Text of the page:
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Патент USA US2108983

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Feb. 22, 193s.
w. c;A H. FlNcH
2,108,983
TELEPICTURE SAYNCHRONI Z ING SYSTEM
Filed May ll, 1936
4 Sheets-Sheet 1
SYNCHRONIZIN
SIGNAL.
GENERATOR
TRANSMÍ‘ITER* î
n--a
RECEIVER
`
AUDIO
AND
AMPLIF'lER
RECTIFIER o__û
„nu
Feb. 22, 1938.
W, G, HAF-,NCH
'
2,108,983 `
TELEPICTURE SYNCHRONIZING SYSTEM
Filed May ll, 1936
4 Sheets-Sheet 3 «
54
‘william
W.WNmR.
ATTORNEY.
Feb; 22, 193s.
w, G. Hf FINCH'
2,108,983
TELEPICTUR‘E SYNCHRONIZING SYSTEM
Filed May 1l, 1936
l
4 Sheets-Sheet 4
9
r
_
‘
'
INVENTOR.
wallzamrgîíbßì’nclz,
Inf/¿wdr
ATTORNEY.
2,108,983
Patented Feb. 22, 1938
UNITED STATES PATENT OFFICE
2,108,983
TELEPICTURE SYNCHRONIZING SYSTEM
William G. H. Finch, New York, N. Y.
Application May 11, 1936, Serial No. 78,993
(Cl. 178-695) '
‘ 6 Claims.
This invention relates to synchronizing sys- . of the worm changes the phase relation between
tems, and more particularly relates to novel
methods of and apparatus for maintaining a
telepicture receiver in phase synchronism with
5
the transmitter.
-
Prior synchronizing systems comprised a fric
tion clutch interposed'between the driving mo
tor and the telepicture drum. synchronizing
signals were used to disengage the friction clutch
10 until the receiver drum was in phase synchronism
with the corresponding transmitter drum and
then re-engage the clutch so that the receiver
drum would continue to rotate in> proper phase
synchronism. However, a friction clutch could
l5 not maintain accurate phasing of the apparatus
since slight slippage inherent in the friction
the motor and the drum- without interrupting ythe
positive driving connection therebetween.
The worm is turned when the drum is out of
phase synchronism 'with respect to the trans- 5
mitter drum under the control of cyclic syn
chronizing signals. Normal interlocking of the
Worm Wheel with the. worm gear permits nor
mal rotation of the telepicture drum. However,
when the'worm wheel is turned, a phase co-r- 10
recting motion is superimposed upon the normal
rotation of the worm gear connected to the drum.
In a preferred arrangement, the worm wheel
moves the worm gear in a direction opposite to
the normal rotation thereof. The superposition 15
of the two opposite‘rotative effects produces a
resultant
rotation of the drum. Since the posi
clutch, and intensified by wearing thereof, could not positively predetermine phase synchronous tive driving relation between the motor and the
drum is' maintained during angular correction,
positions.
`
`
‘
In my Reissue Patent No. 19,575, I disclose a
20 positive driving connection between the scanner
and the motor. The positive driving connection
includes a pawl and ratchet wheel which are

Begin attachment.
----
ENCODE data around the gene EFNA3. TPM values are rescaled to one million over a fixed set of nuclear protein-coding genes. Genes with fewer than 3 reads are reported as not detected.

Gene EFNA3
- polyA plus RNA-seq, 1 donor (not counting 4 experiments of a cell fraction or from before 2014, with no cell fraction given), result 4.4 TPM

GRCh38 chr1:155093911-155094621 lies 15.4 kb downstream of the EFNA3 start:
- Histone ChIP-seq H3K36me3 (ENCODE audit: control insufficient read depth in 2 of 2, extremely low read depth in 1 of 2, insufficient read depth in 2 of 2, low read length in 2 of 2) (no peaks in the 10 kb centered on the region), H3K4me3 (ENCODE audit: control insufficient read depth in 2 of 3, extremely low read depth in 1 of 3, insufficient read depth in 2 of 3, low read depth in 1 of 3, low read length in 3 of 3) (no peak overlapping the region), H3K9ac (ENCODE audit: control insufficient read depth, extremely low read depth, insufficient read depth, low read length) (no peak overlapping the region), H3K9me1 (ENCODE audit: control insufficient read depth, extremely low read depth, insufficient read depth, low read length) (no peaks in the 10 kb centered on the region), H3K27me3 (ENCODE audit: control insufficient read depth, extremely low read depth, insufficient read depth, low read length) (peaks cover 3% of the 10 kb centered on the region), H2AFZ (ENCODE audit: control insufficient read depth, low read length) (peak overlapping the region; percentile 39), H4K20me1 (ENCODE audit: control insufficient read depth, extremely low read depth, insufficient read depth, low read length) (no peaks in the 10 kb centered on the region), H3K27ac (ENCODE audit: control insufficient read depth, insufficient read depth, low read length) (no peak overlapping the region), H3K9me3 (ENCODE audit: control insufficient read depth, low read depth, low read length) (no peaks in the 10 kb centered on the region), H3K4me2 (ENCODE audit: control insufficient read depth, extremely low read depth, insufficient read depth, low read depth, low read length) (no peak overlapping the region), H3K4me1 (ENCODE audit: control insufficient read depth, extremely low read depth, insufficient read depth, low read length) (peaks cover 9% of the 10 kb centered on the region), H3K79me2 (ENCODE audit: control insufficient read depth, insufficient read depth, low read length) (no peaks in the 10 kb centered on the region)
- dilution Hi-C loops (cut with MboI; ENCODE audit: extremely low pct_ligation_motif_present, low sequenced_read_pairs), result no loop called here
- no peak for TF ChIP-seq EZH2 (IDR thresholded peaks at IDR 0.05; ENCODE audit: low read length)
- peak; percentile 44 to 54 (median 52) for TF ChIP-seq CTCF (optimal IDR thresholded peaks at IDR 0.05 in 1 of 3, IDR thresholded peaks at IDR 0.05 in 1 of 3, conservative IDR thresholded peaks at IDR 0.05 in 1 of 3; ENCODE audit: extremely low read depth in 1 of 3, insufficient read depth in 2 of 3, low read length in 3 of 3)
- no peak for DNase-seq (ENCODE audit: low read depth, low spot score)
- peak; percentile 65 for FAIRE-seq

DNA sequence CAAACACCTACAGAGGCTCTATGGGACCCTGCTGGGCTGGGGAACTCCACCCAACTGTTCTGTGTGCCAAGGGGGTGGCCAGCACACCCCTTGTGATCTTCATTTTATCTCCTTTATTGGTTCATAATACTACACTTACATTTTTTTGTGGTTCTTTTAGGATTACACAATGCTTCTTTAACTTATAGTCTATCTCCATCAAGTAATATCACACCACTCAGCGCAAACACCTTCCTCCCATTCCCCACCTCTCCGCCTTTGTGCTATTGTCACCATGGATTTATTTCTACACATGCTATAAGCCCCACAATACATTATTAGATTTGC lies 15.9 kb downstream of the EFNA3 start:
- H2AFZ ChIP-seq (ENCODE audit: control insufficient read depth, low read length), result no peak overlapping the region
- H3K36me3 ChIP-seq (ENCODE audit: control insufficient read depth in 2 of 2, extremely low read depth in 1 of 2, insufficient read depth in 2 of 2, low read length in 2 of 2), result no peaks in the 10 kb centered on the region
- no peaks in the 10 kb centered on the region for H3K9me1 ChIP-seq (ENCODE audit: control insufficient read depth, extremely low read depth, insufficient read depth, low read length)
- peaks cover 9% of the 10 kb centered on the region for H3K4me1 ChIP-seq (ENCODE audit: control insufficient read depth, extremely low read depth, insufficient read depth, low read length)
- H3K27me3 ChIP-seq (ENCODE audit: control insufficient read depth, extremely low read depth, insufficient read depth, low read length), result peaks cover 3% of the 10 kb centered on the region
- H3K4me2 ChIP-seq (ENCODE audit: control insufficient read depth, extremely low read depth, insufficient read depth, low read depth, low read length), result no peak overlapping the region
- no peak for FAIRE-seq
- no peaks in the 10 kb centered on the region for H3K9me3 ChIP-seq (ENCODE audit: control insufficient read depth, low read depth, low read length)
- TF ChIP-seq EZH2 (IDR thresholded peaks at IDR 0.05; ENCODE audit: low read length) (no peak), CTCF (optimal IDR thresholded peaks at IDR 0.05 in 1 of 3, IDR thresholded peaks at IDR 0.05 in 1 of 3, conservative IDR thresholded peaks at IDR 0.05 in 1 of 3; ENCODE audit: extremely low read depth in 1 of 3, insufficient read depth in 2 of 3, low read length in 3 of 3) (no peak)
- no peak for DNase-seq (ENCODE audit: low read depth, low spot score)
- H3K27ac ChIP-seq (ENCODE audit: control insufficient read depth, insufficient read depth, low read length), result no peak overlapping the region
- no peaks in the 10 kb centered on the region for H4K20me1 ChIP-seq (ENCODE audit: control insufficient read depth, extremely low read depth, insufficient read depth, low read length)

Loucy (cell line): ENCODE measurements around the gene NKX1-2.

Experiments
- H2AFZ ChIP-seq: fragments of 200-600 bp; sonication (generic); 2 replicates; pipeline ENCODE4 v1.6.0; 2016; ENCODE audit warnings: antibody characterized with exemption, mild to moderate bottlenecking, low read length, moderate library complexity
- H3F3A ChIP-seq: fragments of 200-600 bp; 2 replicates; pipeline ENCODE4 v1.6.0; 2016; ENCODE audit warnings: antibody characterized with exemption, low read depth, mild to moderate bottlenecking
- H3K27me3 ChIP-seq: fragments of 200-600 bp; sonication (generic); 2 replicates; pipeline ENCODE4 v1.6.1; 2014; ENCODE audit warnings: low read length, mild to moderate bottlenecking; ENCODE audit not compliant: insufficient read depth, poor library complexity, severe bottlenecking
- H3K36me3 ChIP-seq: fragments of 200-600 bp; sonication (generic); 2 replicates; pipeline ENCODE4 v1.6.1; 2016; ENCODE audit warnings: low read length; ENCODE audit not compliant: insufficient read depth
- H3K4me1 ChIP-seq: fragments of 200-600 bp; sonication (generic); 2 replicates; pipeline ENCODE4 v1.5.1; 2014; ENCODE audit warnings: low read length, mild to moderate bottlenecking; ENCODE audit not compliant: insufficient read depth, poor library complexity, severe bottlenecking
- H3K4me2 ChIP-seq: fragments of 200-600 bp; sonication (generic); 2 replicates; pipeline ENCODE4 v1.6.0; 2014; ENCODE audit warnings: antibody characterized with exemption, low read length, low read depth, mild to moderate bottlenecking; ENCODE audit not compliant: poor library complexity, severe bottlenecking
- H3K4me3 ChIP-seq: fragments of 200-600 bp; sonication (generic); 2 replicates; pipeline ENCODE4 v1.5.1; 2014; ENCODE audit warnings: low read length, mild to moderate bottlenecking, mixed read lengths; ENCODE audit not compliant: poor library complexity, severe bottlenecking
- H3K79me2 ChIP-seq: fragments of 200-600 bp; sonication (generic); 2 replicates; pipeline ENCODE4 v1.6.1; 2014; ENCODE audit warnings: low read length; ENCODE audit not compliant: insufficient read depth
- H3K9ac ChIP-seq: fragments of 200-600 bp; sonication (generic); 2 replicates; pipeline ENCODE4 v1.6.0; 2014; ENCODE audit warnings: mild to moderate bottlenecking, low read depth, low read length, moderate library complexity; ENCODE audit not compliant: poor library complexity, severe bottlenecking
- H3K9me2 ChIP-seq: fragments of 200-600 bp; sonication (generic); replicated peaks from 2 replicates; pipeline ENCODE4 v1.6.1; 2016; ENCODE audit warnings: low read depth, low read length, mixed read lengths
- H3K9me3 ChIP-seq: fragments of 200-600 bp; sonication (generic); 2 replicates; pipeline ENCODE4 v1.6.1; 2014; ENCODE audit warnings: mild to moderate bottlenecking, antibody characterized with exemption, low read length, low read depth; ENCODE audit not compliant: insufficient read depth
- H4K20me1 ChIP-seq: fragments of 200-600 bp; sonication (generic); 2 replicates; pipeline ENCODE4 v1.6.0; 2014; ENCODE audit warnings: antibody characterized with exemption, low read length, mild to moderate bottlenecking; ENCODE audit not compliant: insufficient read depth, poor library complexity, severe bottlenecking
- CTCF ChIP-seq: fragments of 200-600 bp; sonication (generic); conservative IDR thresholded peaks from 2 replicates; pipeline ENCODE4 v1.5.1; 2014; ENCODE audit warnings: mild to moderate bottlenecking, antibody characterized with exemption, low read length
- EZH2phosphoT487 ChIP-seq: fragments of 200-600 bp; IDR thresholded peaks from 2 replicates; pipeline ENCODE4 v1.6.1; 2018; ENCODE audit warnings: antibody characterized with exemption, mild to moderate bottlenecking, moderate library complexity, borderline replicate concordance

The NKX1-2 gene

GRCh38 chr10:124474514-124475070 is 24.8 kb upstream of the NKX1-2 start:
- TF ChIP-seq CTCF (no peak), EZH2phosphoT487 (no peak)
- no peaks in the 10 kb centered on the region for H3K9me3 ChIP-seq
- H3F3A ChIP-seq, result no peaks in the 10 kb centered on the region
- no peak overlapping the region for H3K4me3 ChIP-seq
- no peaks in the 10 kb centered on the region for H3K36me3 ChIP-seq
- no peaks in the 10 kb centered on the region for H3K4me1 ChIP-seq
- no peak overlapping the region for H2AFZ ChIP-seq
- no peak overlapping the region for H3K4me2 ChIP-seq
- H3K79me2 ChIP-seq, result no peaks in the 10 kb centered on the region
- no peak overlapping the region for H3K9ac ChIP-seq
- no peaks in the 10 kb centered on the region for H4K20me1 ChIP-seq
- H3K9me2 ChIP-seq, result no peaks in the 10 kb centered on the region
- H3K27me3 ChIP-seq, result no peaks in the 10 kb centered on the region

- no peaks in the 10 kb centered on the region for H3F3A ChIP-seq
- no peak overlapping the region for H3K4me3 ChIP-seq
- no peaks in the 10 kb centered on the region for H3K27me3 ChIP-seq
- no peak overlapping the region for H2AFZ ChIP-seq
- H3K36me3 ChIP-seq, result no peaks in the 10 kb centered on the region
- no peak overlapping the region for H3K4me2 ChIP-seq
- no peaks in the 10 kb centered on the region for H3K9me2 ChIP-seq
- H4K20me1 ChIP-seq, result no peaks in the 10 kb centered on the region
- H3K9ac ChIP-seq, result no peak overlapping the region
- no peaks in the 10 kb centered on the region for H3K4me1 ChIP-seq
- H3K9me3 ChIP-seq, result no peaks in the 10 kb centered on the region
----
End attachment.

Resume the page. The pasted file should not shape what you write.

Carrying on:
normally engaged to maintain'the scanner in
2, operation. When the scanner is out of phase,
the positive driving connection is disconnected
at the pawl and ratchet wheel until the scanner
is in proper position. A cyclic synchronizing
signal reengages the pawl and ratchet to continue
30 the synchronous operation- of the scanner.
In my co-pending application Serial No. 65,869,
filed'Feb. 26, 1936, I disclose a positive or over-.
running clutch in the positive driving connection
between the motor and the telepicture drum.
l) The receiver drum is rotated at a slighly faster
rate thanthe corresponding transmitter drum.
The overrunning clutch is disengaged at a pre
determined angular position of the drum until
the synchronizing signal reengages it. The syn
chronizing signal is transmitted during the cor
40 responding angular position of the transmitter
my invention may be termed a controlled slip 20
driving mechanism. The slip, or relative angular
change between the motor and the drum is di
rectly controlled by rotation of the worm wheel
normally interlocking with the wormv gear.
In a preferred embodiment of my invention,
the worm wheel superimposes a speed of rotation
upon the drum equal to its normal speed of ro
tation but in the opposite direction or sense
thereto. 'I‘he resultant is an effective stand
still or'interruption of rotation of the telepicture 3
drum without the use of a friction brake, clutch
or the like. The drum is subjected to the con
trolled slip angular correction if it reaches a pre
determined position in its rotation cycle beforeA
the synchronizing signal is received. 'I'he effect 35
of the controlled s_lip is to maintain the drum
'
at this _predetermined position until the syn
chronizing signal is received without interrupt.
ing the positive driving connection between the
drum and the motor. The synchronizing signal .40
interrupts the controlled slip of the drum to co-n
drum so that both drums are maintained in ac
tinue its rotation in accurate phase synchronous `
curate phase synchronous relation.
In accordance with my present invention, I
relation with the transmitter drum.
Itis accordingly an object of my present in
vention to provide novel methods of and means 45
for maintaining remote electro-mechanical sys
contemplate a positive driving connection be-v
tween the motor and telepicture drum with means
for changing the relative phase relation between
the motor and the drum without interrupting
the positive drive connection.
»0
The motor drives the telepicture drum through
a worm and worm gear arrangement which nor
mally interlock to 'v transmit the rotative power
in a positive driving'r'elation. Means are pro
vided for rotating the worm when the receiver
55 drum is out of phase synchronism. 'I'he rotation
tems in synchronous relation.
.
’
»
Another object of my invention is to provide
novel methods of and apparatus for maintaining w
a telepicture receiver in phase synchronism with
its transmitter.
It is still another object of my invention to